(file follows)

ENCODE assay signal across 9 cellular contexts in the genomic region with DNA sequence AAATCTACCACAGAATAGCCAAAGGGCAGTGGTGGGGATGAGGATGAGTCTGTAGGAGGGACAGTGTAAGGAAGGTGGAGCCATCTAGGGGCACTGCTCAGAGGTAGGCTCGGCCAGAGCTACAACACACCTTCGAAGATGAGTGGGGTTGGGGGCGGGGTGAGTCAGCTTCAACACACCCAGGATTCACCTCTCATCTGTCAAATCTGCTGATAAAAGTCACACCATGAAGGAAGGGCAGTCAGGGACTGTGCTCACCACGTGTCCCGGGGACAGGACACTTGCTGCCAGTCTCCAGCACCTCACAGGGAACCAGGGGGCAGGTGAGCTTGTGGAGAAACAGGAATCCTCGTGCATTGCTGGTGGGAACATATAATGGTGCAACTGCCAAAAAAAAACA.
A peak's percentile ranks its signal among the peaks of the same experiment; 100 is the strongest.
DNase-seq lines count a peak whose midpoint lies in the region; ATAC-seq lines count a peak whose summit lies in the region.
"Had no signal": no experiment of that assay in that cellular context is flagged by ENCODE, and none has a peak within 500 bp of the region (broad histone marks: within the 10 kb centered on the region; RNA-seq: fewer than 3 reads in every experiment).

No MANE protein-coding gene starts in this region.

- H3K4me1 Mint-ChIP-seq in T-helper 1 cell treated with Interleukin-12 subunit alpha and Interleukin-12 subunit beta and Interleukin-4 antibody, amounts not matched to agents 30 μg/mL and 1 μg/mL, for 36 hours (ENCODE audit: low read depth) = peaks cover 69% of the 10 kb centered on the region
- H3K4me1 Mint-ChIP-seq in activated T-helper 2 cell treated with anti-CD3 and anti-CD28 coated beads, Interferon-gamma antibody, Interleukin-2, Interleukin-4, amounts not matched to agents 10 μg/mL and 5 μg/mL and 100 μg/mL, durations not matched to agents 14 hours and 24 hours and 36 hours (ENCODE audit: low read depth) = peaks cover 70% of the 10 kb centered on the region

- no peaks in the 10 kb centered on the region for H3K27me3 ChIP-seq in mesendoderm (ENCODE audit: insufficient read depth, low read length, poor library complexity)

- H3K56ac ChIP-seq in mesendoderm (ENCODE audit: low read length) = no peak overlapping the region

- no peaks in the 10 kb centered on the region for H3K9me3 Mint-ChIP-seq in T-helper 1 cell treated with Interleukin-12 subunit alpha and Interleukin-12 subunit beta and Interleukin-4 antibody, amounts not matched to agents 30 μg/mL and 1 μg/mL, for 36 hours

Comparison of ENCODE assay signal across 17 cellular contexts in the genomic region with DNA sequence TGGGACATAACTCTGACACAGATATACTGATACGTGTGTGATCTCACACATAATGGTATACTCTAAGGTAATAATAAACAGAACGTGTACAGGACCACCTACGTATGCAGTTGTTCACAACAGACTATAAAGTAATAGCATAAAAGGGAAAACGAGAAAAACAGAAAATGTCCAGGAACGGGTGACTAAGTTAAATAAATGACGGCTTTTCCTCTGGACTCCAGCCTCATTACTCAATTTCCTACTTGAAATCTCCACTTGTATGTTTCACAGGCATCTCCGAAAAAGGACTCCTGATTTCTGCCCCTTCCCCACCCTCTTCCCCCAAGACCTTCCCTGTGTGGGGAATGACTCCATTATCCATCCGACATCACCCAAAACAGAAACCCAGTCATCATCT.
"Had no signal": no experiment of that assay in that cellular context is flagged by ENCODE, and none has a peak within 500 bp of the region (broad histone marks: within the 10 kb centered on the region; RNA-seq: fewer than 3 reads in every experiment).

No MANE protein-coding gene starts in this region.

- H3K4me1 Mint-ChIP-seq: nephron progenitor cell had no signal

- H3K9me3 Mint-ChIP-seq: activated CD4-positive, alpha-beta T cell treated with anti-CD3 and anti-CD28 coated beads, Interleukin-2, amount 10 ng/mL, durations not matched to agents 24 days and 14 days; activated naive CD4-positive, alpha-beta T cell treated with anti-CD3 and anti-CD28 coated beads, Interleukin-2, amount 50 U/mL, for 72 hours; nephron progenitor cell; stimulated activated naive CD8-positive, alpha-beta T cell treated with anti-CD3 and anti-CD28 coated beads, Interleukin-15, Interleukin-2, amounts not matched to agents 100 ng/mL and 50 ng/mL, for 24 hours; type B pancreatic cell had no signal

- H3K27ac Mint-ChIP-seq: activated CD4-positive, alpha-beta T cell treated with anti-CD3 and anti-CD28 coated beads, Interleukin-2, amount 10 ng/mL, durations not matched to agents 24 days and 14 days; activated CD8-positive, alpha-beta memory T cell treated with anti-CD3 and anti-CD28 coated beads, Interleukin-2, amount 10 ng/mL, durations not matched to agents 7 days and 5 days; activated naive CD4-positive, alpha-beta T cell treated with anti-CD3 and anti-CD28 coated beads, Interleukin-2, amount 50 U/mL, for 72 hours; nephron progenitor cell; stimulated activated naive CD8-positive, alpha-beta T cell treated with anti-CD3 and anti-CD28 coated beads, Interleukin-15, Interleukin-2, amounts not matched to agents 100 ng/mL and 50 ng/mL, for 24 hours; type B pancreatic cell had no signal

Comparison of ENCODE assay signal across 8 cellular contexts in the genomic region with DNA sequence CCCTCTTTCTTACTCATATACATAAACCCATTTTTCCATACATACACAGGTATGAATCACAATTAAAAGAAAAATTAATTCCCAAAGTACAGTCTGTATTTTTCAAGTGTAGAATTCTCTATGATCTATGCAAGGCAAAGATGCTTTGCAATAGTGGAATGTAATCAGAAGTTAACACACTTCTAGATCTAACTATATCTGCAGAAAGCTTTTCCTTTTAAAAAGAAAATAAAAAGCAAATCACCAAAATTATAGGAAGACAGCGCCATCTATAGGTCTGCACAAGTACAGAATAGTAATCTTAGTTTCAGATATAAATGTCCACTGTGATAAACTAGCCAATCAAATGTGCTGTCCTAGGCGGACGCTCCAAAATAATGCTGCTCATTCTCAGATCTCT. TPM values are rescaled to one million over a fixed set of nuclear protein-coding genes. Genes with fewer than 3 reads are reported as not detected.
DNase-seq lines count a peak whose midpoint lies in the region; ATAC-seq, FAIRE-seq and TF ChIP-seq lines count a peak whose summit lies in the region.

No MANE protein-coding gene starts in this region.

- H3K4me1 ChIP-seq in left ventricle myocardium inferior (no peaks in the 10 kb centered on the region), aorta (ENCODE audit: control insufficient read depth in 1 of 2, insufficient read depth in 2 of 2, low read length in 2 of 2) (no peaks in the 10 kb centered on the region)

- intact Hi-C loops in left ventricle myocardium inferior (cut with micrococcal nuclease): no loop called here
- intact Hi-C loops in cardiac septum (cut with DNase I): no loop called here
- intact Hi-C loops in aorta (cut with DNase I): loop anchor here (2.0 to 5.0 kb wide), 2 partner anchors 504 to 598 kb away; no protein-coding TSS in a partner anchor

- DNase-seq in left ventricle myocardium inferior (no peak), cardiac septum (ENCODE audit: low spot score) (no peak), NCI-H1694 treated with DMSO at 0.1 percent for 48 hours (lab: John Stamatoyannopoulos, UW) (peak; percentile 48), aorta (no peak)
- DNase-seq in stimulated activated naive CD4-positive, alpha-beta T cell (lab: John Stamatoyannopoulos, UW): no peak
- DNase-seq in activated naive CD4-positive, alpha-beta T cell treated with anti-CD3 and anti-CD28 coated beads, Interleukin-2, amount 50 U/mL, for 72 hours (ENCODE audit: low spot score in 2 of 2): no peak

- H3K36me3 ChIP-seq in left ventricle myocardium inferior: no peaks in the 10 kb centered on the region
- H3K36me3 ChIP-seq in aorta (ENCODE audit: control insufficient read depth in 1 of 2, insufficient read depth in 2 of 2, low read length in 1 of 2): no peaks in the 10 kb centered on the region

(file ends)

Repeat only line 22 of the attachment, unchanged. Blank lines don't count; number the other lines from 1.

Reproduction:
- intact Hi-C loops in cardiac septum (cut with DNase I): no loop called here